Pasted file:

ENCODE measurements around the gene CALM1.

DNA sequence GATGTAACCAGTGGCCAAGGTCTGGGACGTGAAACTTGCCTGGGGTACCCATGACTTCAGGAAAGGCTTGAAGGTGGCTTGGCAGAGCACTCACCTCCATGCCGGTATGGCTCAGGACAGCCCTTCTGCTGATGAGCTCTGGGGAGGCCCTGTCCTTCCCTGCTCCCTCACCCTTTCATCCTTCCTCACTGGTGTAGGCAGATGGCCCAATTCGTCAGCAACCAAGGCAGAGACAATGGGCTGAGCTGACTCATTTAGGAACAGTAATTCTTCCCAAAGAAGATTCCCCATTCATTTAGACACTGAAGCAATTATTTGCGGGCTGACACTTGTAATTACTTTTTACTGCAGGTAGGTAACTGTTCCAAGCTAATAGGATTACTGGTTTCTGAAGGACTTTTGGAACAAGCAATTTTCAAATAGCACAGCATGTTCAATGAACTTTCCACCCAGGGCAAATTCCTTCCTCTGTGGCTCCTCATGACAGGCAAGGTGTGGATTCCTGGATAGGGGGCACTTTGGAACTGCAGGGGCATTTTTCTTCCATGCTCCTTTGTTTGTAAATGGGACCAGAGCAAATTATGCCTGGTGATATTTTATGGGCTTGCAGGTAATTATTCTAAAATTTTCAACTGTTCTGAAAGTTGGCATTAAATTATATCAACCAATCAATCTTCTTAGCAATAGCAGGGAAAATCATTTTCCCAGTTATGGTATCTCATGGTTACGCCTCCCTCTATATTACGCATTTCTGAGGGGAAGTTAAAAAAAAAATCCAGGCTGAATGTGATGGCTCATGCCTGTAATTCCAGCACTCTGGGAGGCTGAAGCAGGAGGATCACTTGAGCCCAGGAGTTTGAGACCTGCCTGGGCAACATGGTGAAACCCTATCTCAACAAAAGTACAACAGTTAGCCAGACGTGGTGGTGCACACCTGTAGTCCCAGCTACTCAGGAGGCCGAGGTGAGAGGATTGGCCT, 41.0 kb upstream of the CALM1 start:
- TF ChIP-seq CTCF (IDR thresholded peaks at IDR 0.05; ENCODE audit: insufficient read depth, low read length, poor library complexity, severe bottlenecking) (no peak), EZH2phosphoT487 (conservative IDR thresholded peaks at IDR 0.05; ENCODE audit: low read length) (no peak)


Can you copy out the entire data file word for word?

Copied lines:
ENCODE measurements around the gene CALM1.

DNA sequence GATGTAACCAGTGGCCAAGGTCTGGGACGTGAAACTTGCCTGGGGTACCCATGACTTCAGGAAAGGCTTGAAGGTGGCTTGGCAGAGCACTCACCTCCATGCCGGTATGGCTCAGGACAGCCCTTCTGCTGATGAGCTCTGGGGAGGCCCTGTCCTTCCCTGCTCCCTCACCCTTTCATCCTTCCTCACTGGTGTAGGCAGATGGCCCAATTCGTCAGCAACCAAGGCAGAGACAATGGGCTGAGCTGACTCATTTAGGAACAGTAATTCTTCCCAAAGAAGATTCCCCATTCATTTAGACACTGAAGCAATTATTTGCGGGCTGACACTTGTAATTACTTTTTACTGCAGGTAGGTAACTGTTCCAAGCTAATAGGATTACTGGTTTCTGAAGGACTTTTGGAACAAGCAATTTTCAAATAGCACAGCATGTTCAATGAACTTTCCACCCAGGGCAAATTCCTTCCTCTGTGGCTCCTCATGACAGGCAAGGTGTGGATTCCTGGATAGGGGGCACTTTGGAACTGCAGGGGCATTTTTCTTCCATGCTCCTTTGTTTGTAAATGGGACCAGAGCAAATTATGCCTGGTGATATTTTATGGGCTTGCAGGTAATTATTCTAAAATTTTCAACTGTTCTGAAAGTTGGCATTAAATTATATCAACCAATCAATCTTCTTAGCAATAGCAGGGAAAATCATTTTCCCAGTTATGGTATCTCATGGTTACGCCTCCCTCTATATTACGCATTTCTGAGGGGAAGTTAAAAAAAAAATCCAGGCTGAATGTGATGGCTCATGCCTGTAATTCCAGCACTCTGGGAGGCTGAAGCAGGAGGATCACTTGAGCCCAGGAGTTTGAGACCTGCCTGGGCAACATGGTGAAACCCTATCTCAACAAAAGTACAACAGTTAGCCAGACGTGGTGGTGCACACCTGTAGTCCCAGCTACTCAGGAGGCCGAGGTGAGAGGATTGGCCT, 41.0 kb upstream of the CALM1 start:
- TF ChIP-seq CTCF (IDR thresholded peaks at IDR 0.05; ENCODE audit: insufficient read depth, low read length, poor library complexity, severe bottlenecking) (no peak), EZH2phosphoT487 (conservative IDR thresholded peaks at IDR 0.05; ENCODE audit: low read length) (no peak)